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Monday Memo: Colombia FARC Amnesty— Haiti Prime Minister — Argentina Railway — Venezuela PetroCaribe — U.S. Police Brutality

This week's likely top stories: Colombians march against possible amnesty for FARC; Haitian Prime Minister Laurent Lamonthe steps down; Chinese railroad company wins $275 million in orders from Argentina; Venezuela seeks to expand PetroCaribe despite its fragile economic situation; Thousands gather across the U.S. in anti-police brutality protests.

Uribe Leads Protest Against Possible FARC Amnesty: Former Colombian President Álvaro Uribe’s Centro Democrático party and the Colombia Quiere movement led marches across the country on Saturday to protest a possible amnesty for the Fuerzas Armadas Revolucionarias de Colombia (Revolutionary Armed Forces of Colombia—FARC) in peace talks between the rebels and Colombian government in Havana. Currently, the government and the rebels are meeting to determine how to disarm FARC combatants and whether to prosecute them for crimes. Protesters across Colombia said that the FARC should face justice, and expressed concern that the peace talks would grant the guerrillas amnesty after 50 years of armed conflict. Further inflaming tempers, seven people—including two children—were shot to death on Friday in the department of Antioquia, in what appears to have been an execution. However, it is unclear whether the shooting involved members of the FARC, the ELN, or members of criminal gangs in the area.

Haiti in Turmoil over Long-Postponed Elections: Haitian Prime Minister Laurent Lamonthe stepped down on Sunday in an effort to quell protests over government corruption and delayed elections that have roiled the Caribbean nation since December 5. Lamonthe, who began his term in 2012, is the third prime minister to resign since President Michel Martelly took office in 2011. Despite international support for Lamonthe’s efforts to attract investment to Haiti, a commission appointed by Martelly last week called for the resignation of the prime minister, the head of the Supreme Court and the current members of the Provisional Electoral Council. Meanwhile, Haiti has yet to hold legislative and local elections that were scheduled for 2011, leaving 10 out of 30 Senate seats unoccupied. Martelly has blamed the stalled elections on opposition senators who refuse to pass his election law. If Haiti fails to hold elections, the parliament will be dissolved in mid-January and President Martelly will rule by decree. The president announced that negotiations to resolve the political crisis would begin today.

Chinese Railroad Company Brings in $275 million from Argentina: In another strong display of “railroad diplomacy,” state-owned China South Locomotive & Rolling Stock Corporation Ltd. (CSR) confirmed this morning that it received a $275 million order from Argentina for Chinese locomotive products. The 80 locomotives and more than 2,000 freight cars from China will be used to populate Argentina’s Belgrano Cargas line once a $2.1 billion railway rehabilitation project—contracted to China Machinery Engineering Corp (CMEC)—is complete. The project will be financed by a supplemental loan agreement finalized by Presidents Xi Jinping and Cristina Fernández de Kirchner in July. CSR, which has been supplying trains and other railway products to Argentina since 2006, is currently considering a merger with its principal domestic rival, China CNR Corp Ltd, which would make it competitive with multinational railroad behemoths Siemens and Bombardier.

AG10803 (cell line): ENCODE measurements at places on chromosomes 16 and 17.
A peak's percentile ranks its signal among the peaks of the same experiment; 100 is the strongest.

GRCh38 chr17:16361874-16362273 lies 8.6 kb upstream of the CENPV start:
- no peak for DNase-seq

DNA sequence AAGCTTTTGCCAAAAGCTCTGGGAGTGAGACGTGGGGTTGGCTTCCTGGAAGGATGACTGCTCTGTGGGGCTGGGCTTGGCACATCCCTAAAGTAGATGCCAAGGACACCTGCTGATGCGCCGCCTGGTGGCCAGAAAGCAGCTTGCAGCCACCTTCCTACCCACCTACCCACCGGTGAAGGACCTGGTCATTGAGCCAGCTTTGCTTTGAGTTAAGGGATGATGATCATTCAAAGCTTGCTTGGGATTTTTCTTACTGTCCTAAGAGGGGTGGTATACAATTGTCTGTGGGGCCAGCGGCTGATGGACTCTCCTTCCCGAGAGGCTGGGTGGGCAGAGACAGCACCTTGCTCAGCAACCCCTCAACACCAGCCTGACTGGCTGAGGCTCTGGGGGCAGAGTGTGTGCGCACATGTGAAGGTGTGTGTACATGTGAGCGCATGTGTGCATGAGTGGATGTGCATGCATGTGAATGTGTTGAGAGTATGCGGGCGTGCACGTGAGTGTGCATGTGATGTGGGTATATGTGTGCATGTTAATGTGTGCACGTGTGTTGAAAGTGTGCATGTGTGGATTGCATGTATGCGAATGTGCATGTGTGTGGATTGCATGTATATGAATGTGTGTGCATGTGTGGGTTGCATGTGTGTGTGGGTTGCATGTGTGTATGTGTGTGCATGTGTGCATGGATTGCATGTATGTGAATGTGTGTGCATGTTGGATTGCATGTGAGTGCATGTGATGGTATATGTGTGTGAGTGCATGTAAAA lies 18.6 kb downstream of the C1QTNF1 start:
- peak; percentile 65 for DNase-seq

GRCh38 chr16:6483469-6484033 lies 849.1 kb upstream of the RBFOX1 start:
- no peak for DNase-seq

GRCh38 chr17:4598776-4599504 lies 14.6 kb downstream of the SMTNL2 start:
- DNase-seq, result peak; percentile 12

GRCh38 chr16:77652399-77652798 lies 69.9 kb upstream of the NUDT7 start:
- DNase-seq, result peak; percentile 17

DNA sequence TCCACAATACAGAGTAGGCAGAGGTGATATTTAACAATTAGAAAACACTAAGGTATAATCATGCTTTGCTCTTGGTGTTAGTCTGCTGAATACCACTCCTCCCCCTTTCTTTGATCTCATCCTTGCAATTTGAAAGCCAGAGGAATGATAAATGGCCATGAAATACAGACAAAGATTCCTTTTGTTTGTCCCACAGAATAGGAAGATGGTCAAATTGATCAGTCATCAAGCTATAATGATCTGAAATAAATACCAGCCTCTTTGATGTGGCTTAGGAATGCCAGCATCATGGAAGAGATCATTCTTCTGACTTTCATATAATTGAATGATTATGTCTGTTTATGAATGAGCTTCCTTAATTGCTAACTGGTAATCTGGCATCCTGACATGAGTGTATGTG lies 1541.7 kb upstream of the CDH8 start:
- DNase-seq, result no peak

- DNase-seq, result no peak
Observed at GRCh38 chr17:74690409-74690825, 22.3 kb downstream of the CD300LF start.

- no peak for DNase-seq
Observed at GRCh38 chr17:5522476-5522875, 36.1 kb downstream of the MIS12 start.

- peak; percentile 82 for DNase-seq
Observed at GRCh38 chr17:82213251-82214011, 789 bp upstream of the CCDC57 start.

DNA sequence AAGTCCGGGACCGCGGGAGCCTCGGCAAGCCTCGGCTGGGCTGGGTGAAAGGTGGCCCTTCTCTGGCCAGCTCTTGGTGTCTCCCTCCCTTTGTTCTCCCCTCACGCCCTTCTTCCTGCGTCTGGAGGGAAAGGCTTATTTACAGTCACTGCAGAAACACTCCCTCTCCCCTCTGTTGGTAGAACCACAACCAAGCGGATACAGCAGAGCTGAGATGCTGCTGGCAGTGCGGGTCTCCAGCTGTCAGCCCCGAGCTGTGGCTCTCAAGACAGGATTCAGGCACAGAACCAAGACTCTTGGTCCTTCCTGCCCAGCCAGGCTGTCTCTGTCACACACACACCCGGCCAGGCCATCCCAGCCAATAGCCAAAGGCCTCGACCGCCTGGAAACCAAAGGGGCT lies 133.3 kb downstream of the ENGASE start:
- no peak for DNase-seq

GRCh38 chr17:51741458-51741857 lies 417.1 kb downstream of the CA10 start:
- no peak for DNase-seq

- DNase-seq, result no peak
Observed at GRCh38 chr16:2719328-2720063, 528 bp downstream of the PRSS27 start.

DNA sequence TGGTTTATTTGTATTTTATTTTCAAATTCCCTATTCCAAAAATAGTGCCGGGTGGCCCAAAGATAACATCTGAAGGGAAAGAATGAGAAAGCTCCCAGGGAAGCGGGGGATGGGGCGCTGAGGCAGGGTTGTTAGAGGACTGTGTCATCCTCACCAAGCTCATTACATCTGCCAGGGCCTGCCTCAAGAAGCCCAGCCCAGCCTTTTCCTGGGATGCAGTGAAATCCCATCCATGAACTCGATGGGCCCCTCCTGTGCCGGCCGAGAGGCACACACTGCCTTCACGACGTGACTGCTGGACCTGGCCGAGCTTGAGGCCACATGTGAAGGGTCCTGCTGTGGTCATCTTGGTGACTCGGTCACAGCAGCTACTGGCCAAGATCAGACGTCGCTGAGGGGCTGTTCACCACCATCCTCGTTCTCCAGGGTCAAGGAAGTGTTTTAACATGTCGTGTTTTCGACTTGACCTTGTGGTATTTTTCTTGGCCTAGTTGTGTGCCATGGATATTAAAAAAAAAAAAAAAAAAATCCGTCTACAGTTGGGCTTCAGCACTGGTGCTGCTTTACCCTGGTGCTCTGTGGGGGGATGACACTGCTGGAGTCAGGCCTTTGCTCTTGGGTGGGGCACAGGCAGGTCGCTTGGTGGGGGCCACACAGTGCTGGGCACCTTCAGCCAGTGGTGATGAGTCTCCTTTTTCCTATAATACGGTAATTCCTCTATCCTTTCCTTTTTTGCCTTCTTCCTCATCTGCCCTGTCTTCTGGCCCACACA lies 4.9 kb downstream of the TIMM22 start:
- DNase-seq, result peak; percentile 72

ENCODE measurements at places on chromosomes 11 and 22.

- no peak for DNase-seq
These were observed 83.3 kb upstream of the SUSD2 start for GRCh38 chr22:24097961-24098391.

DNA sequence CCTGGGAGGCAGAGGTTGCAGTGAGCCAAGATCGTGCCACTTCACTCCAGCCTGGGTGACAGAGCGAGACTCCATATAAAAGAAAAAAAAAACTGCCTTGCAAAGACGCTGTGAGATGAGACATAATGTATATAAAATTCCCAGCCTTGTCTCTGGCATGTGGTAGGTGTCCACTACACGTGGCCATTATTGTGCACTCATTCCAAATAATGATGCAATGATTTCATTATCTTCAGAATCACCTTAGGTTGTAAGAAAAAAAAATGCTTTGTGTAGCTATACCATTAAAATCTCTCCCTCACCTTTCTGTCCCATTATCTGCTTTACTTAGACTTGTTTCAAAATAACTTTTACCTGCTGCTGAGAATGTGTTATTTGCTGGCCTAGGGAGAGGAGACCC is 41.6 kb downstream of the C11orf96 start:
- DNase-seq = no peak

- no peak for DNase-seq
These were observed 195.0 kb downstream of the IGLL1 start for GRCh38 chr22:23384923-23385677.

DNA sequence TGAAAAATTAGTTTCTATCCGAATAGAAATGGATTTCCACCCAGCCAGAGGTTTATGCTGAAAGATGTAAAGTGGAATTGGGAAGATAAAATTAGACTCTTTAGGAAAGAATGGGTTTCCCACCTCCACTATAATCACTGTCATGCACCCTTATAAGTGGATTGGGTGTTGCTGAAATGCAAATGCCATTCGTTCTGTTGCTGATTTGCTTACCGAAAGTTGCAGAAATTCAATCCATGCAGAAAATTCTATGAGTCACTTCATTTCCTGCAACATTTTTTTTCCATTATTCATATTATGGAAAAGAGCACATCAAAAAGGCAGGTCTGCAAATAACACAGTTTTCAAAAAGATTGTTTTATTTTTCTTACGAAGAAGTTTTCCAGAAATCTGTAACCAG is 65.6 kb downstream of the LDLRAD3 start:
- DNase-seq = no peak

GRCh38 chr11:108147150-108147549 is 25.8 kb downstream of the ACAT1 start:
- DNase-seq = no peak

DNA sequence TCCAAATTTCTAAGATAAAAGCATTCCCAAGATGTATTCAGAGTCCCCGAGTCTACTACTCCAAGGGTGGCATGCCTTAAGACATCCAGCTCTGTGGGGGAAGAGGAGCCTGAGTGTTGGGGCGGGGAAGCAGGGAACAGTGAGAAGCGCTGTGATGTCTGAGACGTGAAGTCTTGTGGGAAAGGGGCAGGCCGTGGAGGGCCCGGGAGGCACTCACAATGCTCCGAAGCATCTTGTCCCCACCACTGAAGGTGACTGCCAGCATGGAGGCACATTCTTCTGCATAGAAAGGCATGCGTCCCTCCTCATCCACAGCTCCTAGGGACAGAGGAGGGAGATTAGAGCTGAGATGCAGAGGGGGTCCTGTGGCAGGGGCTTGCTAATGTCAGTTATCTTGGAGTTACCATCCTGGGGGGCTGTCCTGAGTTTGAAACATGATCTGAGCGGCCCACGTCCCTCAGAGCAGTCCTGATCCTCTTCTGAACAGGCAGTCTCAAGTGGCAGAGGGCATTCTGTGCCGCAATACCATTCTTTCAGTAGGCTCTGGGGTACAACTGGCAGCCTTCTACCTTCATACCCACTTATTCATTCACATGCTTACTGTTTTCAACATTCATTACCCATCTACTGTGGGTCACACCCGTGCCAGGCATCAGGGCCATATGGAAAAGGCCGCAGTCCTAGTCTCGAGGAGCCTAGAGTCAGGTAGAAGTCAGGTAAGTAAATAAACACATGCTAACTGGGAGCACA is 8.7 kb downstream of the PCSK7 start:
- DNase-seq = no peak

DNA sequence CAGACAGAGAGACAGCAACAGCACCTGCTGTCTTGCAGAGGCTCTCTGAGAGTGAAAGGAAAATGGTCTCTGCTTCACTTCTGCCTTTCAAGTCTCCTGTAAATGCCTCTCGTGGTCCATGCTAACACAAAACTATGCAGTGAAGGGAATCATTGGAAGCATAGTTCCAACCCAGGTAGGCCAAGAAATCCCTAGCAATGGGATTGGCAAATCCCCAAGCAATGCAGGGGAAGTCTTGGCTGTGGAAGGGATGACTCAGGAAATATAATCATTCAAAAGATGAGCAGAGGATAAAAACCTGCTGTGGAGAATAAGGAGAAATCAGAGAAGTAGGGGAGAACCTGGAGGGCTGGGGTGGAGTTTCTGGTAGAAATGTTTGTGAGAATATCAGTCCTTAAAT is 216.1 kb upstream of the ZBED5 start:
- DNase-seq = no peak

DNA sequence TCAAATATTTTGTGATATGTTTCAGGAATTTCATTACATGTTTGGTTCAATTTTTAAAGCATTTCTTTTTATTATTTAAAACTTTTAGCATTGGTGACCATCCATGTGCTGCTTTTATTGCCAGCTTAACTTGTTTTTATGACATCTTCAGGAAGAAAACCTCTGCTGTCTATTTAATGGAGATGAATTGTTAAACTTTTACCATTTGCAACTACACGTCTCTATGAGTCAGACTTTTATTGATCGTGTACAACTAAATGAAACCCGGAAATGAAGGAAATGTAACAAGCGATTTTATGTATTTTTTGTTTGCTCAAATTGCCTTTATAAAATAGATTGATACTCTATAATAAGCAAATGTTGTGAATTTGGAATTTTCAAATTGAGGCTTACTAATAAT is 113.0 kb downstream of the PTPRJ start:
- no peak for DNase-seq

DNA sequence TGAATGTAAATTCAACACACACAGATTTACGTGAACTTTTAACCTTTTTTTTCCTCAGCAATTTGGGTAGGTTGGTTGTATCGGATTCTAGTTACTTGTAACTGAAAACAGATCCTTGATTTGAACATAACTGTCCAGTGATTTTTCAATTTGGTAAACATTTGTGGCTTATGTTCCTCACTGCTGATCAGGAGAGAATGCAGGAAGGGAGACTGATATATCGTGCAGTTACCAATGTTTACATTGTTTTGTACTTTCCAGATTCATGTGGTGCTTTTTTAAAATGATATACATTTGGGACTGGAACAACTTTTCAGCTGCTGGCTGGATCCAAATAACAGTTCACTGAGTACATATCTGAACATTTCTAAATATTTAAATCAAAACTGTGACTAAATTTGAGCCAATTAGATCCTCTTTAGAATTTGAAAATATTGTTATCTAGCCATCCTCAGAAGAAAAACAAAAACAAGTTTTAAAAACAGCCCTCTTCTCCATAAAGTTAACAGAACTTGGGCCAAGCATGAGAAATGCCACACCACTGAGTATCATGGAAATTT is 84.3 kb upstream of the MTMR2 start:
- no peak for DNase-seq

Venezuela to Expand PetroCaribe Despite Oil Glut: On Sunday, at a summit in Havana marking the 10th anniversary of the leftist Alianza Bolivariana para los Pueblos de Nuestra América (Bolivarian Alliance for the Peoples of Our Americas—ALBA), Venezuelan President Nicolás Maduro revealed his intentions to expand the already frail PetroCaribe oil subsidy program, which has been providing Caribbean countries with oil at low interest rates and a favorable long-term payment plan since 2005. In light of the fact that PetroCaribe shipments fell 11 percent in 2013, which forced beneficiaries to diversify their energy portfolios, Maduro insisted that, “Petrocaribe, what it must do at this stage, is consolidate, strengthen, grow and deploy itself.” However, Venezuela’s capacity to deliver on its promise remains questionable, considering the impact of the severe global drop in oil prices on Venezuela’s economy, with inflation already hovering around 60 percent. In order to finance the expansion, Venezuela is considering a plan to sell billions of dollars of PetroCaribe debt to Wall Street.

Tens of Thousands March in U.S. to Protest Police Killings: Tens of thousands of Americans marched on Saturday in the largest anti-police violence protests since Michael Brown, a black teenager, was killed by a white police officer in Ferguson, Missouri this August. Marches took place in Boston, Chicago, New York City, Oakland, San Antonio, San Diego, and Washington DC in memory of victims of police shootings and to denounce the racial injustice and police impunity. No arrests were made at the Millions March in NYC—by far the largest event—which drew approximately 30,000 participants in a procession that ended at the NYC Police Department’s headquarters in Lower Manhattan. An estimated 25,000 people rallied in the nation’s capital, including the families and relatives of Eric Garner, Michael Brown, Akai Gurley, Tamir Rice, and John Crawford.

Any opinions expressed in this piece do not necessarily reflect those of Americas Quarterly or its publishers.
Tags: FARC peace negotiations, Governance in Haiti, China and Latin America, Petrocaribe, police killings

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